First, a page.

But nutrition isn’t the only area of concern when it comes to health risks and poverty. Also of concern is the diagnosis (or lack thereof) of life-threatening illnesses.

Think of it like this…if you’re struggling financially, you’re probably not going to buy health insurance. This means that you’re not going to see a doctor regularly. As a result, you’re going to miss out on routine health examinations. So things like high blood pressure, diabetes, and high cholesterol won’t be caught. Medical treatment will take backseat to the fear of more debts and financial constraints.  

Plus, those who live in poverty have higher rates of depression than those who are financially secure. In fact, this has been said to be the greatest health risk of poverty.

Research compiled through a 2011 Gallup poll concluded that nearly 31 percent of Americans who live in poverty are depressed. But only 15.8 percent of those not living in poverty have received this diagnosis. This means that if you’re poverty- stricken, you’re twice as likely to struggle with this debilitating issue.

This can create yet another round robin effect. In general, depression can put a damper on workplace productivity. So those in poverty can be knocked down even further when it comes to succeeding in a career and making life changes necessary to rise above poverty. (And that’s if they can keep even a job at all. Remember that those who are depressed are often unable to work.)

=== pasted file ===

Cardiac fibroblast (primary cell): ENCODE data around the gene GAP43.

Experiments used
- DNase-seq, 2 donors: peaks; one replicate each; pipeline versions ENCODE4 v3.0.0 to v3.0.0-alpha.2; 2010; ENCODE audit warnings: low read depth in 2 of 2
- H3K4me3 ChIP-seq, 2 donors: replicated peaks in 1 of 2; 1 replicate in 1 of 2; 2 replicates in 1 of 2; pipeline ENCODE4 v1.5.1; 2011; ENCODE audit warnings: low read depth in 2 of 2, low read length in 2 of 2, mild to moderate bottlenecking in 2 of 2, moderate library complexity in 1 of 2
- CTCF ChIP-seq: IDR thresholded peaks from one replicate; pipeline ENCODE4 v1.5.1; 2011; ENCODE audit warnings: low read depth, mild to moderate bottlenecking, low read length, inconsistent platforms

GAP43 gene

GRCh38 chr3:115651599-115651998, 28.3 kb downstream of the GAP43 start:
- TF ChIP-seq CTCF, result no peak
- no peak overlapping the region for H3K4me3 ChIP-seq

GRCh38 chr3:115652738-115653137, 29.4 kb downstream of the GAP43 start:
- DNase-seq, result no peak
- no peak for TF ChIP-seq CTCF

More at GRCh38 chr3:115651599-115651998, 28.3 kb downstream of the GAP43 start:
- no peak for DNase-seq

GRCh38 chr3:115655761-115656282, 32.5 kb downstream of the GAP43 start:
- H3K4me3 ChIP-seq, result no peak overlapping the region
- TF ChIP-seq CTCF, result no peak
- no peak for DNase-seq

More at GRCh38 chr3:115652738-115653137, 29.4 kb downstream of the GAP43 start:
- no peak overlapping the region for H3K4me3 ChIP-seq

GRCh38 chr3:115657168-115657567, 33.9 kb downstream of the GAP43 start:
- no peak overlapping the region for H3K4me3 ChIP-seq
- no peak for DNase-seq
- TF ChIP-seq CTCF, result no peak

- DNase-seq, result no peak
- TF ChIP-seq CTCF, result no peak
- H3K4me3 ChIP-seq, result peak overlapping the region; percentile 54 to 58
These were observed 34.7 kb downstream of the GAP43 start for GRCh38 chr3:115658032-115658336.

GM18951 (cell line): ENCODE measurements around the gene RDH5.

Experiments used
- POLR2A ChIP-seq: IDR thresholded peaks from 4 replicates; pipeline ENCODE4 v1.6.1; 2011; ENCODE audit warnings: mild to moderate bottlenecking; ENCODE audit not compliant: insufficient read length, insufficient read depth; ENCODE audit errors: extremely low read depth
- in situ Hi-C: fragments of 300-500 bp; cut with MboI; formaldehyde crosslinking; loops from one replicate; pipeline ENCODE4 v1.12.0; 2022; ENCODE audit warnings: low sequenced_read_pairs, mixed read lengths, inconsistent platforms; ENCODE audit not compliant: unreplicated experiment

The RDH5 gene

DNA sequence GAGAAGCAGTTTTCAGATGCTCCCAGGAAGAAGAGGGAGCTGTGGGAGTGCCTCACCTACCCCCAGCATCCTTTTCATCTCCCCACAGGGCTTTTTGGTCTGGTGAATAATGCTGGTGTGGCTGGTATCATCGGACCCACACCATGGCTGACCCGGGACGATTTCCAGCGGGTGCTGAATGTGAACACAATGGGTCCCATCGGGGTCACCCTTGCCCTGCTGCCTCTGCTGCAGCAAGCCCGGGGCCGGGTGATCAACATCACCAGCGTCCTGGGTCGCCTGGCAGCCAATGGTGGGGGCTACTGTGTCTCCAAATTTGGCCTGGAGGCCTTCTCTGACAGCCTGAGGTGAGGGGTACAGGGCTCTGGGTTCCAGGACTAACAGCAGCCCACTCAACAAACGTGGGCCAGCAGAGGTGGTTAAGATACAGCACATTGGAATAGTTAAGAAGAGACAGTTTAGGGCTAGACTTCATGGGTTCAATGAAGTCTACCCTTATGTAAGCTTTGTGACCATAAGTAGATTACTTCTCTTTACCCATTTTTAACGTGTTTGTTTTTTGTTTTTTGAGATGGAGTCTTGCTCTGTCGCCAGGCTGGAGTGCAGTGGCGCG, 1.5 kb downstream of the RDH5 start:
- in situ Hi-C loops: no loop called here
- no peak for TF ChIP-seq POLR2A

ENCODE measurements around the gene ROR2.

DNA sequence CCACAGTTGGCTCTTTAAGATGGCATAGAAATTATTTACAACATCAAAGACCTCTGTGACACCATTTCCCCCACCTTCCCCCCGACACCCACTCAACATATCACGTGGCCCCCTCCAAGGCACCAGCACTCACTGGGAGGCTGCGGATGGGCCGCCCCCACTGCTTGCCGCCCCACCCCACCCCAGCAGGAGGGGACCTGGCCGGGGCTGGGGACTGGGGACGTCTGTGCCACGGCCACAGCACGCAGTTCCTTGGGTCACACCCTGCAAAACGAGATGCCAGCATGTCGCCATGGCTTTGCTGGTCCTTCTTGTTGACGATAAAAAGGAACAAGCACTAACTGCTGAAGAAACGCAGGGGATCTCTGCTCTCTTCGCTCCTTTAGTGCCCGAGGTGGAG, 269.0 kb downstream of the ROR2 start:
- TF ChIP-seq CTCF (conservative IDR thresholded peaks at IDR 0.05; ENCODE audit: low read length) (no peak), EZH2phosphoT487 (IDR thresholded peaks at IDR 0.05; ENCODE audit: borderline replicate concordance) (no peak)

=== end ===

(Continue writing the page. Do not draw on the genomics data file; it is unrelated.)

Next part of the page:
Further, statistics regarding other mental illnesses and poverty are alarming. The World Health Organization (WHO) reports that when compared with those of the highest socioeconomic status, those of the lowest socioeconomic status are eight times more likely to develop schizophrenia. That’s a terrifying statistic. Add that to the expenses associated with treating a mental illness in general and this can make having the courage to seek help seem impossible.     

Unfortunately, there’s another condition associated with poverty. Those living in poverty have a higher risk of developing asthma. Just over seventeen percent of those living in poverty report having asthma, whereas only eleven percent of those not living in poverty report this condition. Left untreated, a severe asthma attack can result in death.

According to Partners Healthcare Asthma Center, there may be a number of reasons why those living in poverty have higher rates of asthma. For starters, exposure to asthma triggers may be higher in poor households. For example, roaches and poor air quality may be present. In addition, exposure to smoke and chemicals may be greater. Plus, mold and other factors may play a role in this process. If it rains, for instance, a leak may be too expensive to fix, which could lead to poor air quality in terms of treating and ridding a home of mold growth.

Smoking is yet another issue that affects the nation’s poor. In fact, one study says that you’re more likely to smoke if you’re poor. A 2010 CDC estimate concluded that nearly thirty percent of those living below the poverty level smoke.